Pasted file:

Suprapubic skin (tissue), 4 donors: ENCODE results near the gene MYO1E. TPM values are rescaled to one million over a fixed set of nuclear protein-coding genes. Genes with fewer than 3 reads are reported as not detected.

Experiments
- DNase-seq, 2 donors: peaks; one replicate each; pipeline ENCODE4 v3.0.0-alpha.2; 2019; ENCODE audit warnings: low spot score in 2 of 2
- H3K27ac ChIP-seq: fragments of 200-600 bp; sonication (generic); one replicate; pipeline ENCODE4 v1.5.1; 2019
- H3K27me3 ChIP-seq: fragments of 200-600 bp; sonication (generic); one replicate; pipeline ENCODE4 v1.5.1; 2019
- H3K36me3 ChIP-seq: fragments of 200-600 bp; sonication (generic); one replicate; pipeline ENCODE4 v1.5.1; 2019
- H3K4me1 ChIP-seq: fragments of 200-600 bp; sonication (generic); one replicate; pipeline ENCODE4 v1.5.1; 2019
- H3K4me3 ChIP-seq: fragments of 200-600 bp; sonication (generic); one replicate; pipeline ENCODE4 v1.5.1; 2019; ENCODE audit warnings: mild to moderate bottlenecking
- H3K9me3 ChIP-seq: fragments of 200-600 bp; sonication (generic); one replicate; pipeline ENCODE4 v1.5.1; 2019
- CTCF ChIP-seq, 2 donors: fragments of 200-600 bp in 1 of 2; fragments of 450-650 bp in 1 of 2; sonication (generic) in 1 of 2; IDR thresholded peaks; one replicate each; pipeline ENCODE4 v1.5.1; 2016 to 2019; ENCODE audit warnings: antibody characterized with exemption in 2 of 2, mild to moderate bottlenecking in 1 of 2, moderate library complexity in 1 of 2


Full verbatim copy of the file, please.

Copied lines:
Suprapubic skin (tissue), 4 donors: ENCODE results near the gene MYO1E. TPM values are rescaled to one million over a fixed set of nuclear protein-coding genes. Genes with fewer than 3 reads are reported as not detected.

Experiments
- DNase-seq, 2 donors: peaks; one replicate each; pipeline ENCODE4 v3.0.0-alpha.2; 2019; ENCODE audit warnings: low spot score in 2 of 2
- H3K27ac ChIP-seq: fragments of 200-600 bp; sonication (generic); one replicate; pipeline ENCODE4 v1.5.1; 2019
- H3K27me3 ChIP-seq: fragments of 200-600 bp; sonication (generic); one replicate; pipeline ENCODE4 v1.5.1; 2019
- H3K36me3 ChIP-seq: fragments of 200-600 bp; sonication (generic); one replicate; pipeline ENCODE4 v1.5.1; 2019
- H3K4me1 ChIP-seq: fragments of 200-600 bp; sonication (generic); one replicate; pipeline ENCODE4 v1.5.1; 2019
- H3K4me3 ChIP-seq: fragments of 200-600 bp; sonication (generic); one replicate; pipeline ENCODE4 v1.5.1; 2019; ENCODE audit warnings: mild to moderate bottlenecking
- H3K9me3 ChIP-seq: fragments of 200-600 bp; sonication (generic); one replicate; pipeline ENCODE4 v1.5.1; 2019
- CTCF ChIP-seq, 2 donors: fragments of 200-600 bp in 1 of 2; fragments of 450-650 bp in 1 of 2; sonication (generic) in 1 of 2; IDR thresholded peaks; one replicate each; pipeline ENCODE4 v1.5.1; 2016 to 2019; ENCODE audit warnings: antibody characterized with exemption in 2 of 2, mild to moderate bottlenecking in 1 of 2, moderate library complexity in 1 of 2